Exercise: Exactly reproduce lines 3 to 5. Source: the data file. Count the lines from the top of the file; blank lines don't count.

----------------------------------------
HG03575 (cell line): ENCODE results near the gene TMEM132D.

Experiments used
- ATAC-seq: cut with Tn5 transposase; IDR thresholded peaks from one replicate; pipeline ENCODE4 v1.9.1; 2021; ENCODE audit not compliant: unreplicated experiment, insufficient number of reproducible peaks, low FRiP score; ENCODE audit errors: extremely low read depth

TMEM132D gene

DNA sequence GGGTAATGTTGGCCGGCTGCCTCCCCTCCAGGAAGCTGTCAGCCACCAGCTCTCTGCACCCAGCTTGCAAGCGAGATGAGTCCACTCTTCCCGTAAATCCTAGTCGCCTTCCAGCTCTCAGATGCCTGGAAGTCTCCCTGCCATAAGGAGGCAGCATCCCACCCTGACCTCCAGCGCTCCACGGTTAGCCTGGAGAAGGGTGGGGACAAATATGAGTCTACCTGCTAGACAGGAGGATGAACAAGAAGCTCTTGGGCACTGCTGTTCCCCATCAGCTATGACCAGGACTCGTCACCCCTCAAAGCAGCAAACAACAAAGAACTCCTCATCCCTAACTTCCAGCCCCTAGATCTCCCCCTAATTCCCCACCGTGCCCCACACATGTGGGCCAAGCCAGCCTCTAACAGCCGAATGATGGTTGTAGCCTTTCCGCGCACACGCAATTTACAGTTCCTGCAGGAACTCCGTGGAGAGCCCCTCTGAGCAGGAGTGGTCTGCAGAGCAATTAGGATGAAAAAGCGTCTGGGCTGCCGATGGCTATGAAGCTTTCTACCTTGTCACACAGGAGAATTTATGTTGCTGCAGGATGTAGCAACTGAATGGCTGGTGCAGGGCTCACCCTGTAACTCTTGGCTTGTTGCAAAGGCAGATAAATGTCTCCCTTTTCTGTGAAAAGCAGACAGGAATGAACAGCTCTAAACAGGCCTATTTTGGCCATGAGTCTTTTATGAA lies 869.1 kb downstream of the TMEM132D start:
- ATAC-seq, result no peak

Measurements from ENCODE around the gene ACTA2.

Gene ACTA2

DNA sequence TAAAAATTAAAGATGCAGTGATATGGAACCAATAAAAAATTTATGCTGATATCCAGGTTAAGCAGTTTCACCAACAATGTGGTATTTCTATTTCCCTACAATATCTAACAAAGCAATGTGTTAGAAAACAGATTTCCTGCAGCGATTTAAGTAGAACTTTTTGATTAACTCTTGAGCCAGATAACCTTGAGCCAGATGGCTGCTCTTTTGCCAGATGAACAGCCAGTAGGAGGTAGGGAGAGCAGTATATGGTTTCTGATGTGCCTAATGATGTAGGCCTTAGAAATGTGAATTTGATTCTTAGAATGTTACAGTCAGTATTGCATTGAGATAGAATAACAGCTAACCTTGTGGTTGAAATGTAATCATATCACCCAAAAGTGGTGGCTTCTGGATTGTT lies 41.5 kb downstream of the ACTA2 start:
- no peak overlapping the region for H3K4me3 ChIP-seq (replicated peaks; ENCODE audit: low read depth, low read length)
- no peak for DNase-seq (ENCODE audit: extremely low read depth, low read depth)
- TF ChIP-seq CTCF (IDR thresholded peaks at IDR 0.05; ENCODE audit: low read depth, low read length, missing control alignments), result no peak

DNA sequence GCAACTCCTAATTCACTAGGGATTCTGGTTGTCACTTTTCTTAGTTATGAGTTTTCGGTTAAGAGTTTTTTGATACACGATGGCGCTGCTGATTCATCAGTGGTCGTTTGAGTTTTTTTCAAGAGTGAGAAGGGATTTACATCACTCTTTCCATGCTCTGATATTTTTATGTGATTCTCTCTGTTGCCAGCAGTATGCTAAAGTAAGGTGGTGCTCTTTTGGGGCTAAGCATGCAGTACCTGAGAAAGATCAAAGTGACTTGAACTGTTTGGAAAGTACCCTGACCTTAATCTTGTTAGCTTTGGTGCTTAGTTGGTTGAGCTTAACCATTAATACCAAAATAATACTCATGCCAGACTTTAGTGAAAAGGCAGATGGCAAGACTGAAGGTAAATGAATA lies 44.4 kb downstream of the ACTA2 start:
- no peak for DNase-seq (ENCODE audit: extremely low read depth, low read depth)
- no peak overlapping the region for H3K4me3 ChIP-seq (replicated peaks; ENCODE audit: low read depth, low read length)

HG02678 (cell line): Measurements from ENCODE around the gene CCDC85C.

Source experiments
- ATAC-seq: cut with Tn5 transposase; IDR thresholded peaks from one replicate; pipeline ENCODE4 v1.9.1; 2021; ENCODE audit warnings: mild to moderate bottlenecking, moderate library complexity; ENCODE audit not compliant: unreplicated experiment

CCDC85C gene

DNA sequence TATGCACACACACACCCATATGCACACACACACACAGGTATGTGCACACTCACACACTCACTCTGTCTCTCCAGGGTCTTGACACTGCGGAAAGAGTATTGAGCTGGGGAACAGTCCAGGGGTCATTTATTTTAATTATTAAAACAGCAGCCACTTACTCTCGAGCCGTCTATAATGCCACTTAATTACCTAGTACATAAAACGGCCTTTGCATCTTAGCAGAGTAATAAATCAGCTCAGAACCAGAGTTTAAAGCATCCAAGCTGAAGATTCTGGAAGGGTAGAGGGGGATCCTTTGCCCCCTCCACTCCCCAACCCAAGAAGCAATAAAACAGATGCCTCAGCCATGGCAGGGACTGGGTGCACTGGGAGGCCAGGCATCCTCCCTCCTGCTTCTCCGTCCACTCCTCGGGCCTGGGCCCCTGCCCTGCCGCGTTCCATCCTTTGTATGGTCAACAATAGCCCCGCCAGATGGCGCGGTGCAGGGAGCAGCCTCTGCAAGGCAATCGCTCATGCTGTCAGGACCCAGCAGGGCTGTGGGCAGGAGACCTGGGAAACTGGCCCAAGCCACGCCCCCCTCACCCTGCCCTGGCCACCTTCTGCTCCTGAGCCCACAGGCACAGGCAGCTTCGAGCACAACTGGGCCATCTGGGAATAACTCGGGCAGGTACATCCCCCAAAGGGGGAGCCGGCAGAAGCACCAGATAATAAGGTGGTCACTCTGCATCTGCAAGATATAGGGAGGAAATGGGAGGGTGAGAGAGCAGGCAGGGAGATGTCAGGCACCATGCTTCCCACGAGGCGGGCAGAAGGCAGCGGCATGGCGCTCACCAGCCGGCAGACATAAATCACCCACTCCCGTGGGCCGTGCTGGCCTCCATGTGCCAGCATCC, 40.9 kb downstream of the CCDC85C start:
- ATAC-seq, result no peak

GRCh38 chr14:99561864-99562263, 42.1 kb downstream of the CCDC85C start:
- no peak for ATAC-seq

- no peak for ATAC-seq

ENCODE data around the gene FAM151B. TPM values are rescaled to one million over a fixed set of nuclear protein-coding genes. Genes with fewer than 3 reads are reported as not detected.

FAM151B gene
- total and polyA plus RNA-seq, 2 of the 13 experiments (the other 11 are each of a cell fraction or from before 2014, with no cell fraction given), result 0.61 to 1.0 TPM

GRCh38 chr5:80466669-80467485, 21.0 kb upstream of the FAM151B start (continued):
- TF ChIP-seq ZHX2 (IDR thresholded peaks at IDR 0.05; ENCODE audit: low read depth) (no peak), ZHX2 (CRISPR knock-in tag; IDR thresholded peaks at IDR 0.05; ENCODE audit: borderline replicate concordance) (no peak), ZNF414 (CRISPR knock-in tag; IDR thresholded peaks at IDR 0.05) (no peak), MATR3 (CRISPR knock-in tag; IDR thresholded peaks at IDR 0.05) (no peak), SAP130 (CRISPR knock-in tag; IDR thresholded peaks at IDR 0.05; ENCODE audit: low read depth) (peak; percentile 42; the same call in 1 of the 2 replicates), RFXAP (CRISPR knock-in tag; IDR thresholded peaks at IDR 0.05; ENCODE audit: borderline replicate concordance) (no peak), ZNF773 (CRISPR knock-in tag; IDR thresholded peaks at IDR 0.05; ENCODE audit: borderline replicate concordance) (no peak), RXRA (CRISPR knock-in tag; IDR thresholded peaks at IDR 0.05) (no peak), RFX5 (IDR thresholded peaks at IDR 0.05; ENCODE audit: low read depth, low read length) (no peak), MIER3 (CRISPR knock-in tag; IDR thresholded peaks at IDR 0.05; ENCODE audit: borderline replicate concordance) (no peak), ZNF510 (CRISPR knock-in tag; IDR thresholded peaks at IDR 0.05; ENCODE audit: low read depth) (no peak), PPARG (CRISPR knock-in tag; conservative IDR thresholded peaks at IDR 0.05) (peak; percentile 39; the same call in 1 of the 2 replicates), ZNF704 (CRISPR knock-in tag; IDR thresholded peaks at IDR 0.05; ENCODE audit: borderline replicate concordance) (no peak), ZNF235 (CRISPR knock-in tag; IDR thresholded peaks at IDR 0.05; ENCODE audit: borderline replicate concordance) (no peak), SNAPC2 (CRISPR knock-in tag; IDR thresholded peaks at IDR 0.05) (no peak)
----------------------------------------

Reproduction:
- ATAC-seq: cut with Tn5 transposase; IDR thresholded peaks from one replicate; pipeline ENCODE4 v1.9.1; 2021; ENCODE audit not compliant: unreplicated experiment, insufficient number of reproducible peaks, low FRiP score; ENCODE audit errors: extremely low read depth

TMEM132D gene

DNA sequence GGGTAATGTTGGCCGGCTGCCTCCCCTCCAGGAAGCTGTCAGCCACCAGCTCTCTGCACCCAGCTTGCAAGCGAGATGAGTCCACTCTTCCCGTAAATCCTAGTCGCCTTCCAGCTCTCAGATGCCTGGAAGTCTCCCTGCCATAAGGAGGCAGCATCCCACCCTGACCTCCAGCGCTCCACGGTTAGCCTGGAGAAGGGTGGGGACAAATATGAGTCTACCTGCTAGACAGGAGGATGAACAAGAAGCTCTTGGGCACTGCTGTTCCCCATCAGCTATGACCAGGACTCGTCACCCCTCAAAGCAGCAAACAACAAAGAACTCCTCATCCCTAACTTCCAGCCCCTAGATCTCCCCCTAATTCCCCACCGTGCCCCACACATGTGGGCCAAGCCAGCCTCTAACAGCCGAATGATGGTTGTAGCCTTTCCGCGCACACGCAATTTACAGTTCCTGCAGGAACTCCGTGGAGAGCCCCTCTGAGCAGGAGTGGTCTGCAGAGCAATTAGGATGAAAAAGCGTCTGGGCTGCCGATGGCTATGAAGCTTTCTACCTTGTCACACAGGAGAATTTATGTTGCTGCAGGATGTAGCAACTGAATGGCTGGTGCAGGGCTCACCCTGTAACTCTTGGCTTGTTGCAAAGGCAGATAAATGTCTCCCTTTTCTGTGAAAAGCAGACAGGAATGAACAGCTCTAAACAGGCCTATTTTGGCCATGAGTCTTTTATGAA lies 869.1 kb downstream of the TMEM132D start: